7. And the bottom line is that the US, as a society, doesn't deny life saving care to poor people. Do they get equal resources to someone who has insurance/resources? No. But the poor of Cuba do not get equal treatment either. I think some people have the tendency to view socialism with the attitude of "isn't it great, everyone is treated equally?" These same people don't bother looking at actual facts on the ground, they're content with the socialism label and everything else doesn't matter. For instance, it doesn't matter that Cuba keeps separate health care facilities, personnel, and equipment for foreigners with hard currency, and prevents poor Cubans from even showing there faces in these places. It doesn't matter that a lot of Cubans are treated in places most people wouldn't go camping in, let alone receive health care, as long as the government claims all are treated equally (equally poorly). Do we really think a system where a patient needs to bring a doctor food/gifts/money in order to be placed at the front of a queue to make sure he/she gets an appointment for an X-ray, blood test, or operation is a more civilized system?
  8. The woman's name appears to be Anna Brown. If that's not the one, forgive me and please point me to the correct story (I think it's the correct one though, the date and state match). Anyway, if it is the correct one, you misrepresented her story a little bit. It appears she was given care, refused to leave, and appears to have been mistreated by the police (the police claimed she was on drugs, and left her alone over night on the jail floor, and died from blood clots). I think the story here has more to do with her treatment by the police (who automatically assumed she was on drugs and proceeded to leave her alone w/o checking on her). One hospital contradicts your assumption that doctors didn't bother to check her. Either way, your general statement implying that life saving means (along w/ education, but that's another discussion) are denied in the US by society is factually incorrect. Again, it is against the law (EMTALA), in almost all emergency rooms, to deny medical care for reasons such as inability to pay, citizenship status, etc. Life saving means are available to all in the US, and the standard of care is quite a bit better than in Cuba. Below is the quote from the story I believe you were referring to: ------------------------------------- "St Mary's said in a statement yesterday that its staff followed medical guidelines and performed appropriate tests. 'Unfortunately, even with appropriate testing using sophisticated technology, blood clots can still be undetected in a small number of cases,' said the hospital, which acknowledged the 'outrage being expressed about this tragic event.'"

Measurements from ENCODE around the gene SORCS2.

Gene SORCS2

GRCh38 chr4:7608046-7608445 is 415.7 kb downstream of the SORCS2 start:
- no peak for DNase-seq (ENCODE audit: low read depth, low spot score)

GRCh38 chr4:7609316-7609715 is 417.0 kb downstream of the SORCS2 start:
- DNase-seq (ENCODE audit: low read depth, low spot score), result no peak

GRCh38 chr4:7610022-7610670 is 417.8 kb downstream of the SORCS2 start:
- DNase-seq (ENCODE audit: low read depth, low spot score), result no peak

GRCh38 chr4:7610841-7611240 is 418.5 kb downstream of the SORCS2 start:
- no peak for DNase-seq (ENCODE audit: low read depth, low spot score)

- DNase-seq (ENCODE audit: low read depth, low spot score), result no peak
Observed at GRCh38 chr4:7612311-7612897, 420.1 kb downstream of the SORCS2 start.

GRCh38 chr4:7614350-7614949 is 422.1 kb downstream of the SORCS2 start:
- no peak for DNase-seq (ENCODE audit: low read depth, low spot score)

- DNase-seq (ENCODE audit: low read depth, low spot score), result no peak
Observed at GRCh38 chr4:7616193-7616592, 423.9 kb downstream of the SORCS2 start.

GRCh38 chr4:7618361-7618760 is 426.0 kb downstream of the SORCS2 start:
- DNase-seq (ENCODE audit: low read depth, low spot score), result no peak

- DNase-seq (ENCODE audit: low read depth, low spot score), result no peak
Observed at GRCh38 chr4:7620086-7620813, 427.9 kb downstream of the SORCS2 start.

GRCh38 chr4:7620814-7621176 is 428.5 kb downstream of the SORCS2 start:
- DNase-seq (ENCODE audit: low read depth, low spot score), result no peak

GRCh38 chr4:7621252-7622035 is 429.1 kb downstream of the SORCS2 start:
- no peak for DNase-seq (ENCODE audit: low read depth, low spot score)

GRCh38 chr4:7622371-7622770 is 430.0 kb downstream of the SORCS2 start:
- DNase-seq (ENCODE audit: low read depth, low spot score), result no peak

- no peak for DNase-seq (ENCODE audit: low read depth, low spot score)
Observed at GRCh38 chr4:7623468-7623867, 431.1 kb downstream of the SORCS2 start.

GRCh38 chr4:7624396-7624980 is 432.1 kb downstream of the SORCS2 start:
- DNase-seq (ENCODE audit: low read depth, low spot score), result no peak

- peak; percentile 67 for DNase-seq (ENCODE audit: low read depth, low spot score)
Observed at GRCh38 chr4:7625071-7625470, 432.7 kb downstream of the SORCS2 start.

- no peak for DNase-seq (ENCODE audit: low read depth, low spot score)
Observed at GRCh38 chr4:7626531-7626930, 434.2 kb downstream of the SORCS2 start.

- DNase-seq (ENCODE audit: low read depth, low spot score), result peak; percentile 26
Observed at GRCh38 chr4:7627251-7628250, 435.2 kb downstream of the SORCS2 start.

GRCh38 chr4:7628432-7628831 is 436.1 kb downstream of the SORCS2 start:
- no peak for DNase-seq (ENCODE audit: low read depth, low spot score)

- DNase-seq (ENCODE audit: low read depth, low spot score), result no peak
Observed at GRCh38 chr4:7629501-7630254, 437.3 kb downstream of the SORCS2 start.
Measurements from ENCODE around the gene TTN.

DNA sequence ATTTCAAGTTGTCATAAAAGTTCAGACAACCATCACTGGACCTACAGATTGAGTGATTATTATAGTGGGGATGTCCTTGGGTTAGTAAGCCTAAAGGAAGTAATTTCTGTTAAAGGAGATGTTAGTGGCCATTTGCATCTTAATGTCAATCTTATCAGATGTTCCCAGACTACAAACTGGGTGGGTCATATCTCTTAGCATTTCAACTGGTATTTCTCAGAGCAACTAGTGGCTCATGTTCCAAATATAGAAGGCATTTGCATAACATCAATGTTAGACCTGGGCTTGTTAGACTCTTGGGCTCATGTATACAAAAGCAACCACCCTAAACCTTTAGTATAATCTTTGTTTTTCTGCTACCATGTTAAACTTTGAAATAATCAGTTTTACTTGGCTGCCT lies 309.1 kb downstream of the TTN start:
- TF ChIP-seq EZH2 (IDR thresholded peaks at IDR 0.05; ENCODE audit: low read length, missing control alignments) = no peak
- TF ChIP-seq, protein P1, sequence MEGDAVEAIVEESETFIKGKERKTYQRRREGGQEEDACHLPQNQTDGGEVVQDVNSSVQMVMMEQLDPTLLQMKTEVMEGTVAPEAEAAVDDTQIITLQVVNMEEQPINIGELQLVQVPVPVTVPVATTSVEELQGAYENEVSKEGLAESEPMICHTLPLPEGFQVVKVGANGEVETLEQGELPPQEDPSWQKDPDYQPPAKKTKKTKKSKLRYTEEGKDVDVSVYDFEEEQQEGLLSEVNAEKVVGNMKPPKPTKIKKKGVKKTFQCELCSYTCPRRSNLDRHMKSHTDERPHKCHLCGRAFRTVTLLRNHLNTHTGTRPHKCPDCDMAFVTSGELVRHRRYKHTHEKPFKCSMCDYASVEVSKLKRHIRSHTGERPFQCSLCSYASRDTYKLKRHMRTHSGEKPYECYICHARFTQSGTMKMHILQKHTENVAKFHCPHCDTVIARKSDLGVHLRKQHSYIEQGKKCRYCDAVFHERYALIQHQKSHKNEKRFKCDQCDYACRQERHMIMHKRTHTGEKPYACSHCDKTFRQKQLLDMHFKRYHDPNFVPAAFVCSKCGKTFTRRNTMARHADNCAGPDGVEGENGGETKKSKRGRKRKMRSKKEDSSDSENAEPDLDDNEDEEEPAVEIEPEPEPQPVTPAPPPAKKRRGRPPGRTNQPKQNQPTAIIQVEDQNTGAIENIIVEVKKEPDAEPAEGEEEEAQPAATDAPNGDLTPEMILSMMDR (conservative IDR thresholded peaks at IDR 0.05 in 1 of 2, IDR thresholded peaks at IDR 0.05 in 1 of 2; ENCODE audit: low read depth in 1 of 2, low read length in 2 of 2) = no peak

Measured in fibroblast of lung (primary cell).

9. It's illegal in the US for practically any emergency room to refuse treatment based on an inability to pay (EMTALA). Maybe some people broke the law in your example (you'd have to provide a cite), but the "society" in the US does not deny access to treatment for a lack of ability to pay. And when you factor in quality of care (have you seen the facilities that poor Cubans are required to use, vs the ones they are barred from that exist for foreign nationals and connected friends of government officials), it's not even close. If someone claims they'd rather be a poor person in Cuba than the US, I think that speaks more to that person not knowing some significant information about both countries.
  10. If you're going to be in Newark, New York City is extremely close. Might go into the city if you feel like. If you have your heart set on NJ, I can let you know of a few places (very good Portuguese food in Newark).